Alberic of Cîteaux
St. Alberic of Cîteaux , O.Cist.
The Virgin Mary, patroness of the Order, gives Alberic the white Cistercian cowl
|Monk and priest, co-founder of the Cistercian Order|
|Died||26 January 1109|
Abbey of Cîteaux, Duchy of Burgundy
|Venerated in||Roman Catholicism|
Alberic was a hermit in the forest of Collan in France who, along with five other hermits, invited Abbot Robert of Molesme to begin a new monastery with them that would operate under the Rule of St. Benedict. Robert led these hermits to the forest of Molesme and established a religious settlement there in 1075, Molesme Abbey. Robert served as the first abbot, and Alberic as the prior. However, as the settlement's fame grew, gifts came in and the wealth attracted new monks more lax in their observance of the rule. The Molesme community was divided, and the monks opposed Robert and Alberic. Robert twice left the monastery to live as a hermit, and twice the pope ordered him back to his community. During one of Robert's absences, the brothers imprisoned Alberic so that they might have their way.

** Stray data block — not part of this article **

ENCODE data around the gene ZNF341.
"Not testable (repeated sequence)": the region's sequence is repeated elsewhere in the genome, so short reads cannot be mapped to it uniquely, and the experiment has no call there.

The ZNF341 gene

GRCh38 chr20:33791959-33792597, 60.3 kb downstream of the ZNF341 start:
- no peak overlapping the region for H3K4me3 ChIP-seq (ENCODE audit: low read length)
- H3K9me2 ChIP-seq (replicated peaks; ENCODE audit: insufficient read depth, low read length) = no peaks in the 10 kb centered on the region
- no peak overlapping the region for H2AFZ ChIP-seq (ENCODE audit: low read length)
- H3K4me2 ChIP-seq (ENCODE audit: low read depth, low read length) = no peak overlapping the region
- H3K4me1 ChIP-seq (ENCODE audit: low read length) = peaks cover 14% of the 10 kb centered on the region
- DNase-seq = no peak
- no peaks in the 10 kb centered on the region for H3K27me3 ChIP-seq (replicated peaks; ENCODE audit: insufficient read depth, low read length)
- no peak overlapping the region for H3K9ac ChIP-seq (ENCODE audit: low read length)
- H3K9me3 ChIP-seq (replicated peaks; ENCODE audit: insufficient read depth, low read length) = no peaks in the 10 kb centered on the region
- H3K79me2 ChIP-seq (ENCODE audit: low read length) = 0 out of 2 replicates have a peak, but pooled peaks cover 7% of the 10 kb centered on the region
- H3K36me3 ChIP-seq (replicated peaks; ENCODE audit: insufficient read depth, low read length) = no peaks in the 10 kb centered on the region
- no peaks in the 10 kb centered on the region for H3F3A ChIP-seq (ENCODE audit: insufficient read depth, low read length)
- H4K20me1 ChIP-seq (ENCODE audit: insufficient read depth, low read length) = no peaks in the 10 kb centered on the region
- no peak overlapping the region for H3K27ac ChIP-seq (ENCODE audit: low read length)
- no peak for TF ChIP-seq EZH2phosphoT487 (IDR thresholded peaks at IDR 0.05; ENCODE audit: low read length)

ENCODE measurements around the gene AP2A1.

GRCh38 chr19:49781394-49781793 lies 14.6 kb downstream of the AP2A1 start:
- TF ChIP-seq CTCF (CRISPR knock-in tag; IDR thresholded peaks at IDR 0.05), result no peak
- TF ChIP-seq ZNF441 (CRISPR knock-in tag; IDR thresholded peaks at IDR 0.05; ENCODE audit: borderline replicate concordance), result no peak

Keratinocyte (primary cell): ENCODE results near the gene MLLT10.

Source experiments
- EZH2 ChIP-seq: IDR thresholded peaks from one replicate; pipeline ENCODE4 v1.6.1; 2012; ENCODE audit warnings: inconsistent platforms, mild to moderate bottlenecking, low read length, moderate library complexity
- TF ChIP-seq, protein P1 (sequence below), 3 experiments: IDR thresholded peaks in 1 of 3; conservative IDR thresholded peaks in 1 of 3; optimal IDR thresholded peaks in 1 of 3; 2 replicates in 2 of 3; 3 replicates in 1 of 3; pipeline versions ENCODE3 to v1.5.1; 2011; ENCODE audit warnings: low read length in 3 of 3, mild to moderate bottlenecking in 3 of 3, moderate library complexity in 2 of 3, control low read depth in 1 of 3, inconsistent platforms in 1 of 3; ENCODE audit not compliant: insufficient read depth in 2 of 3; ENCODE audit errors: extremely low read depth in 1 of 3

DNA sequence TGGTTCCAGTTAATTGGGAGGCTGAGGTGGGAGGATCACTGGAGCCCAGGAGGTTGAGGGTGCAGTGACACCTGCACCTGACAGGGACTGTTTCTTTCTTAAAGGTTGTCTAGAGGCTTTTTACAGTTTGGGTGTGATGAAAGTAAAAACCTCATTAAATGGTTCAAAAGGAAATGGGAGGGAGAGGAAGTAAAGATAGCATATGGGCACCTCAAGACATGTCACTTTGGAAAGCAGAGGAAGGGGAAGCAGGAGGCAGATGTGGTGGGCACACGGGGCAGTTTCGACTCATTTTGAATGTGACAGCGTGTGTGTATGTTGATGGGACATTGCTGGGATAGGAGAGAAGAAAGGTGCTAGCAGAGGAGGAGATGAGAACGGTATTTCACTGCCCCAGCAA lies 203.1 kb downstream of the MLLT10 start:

The stricter group left Molesme for Cîteaux. Initially, Robert was Abbot of Cîteaux with Alberic serving as prior. However, the monks of Molesme petitioned Robert to return to them and vowed obedience to the Rule of St. Benedict. In 1100, Robert left Cîteaux and Alberic became the new abbot.
Alberic is credited with attaining the Cistercian Order's legal foundation. Pope Paschal II granted this legitimacy with his Bull Desiderium quod (around 1100). Albéric also decided to move the monastery's buildings a kilometer to the north and initiated construction on the first abbey church. The Church was consecrated less than six years later. Alberic also introduced the use of the white Cistercian cowl. It was given to him for the monks, according to legend, by the Virgin Mary as they were at choir praying vigils. Accordingly, the white cowl is one of Alberic's attributes in hagiographical paintings.
Alberic's feast day, together with that of Robert of Molesme and Stephen Harding, is celebrated on January 26. There is no alternate feast day outside the Roman Tradition.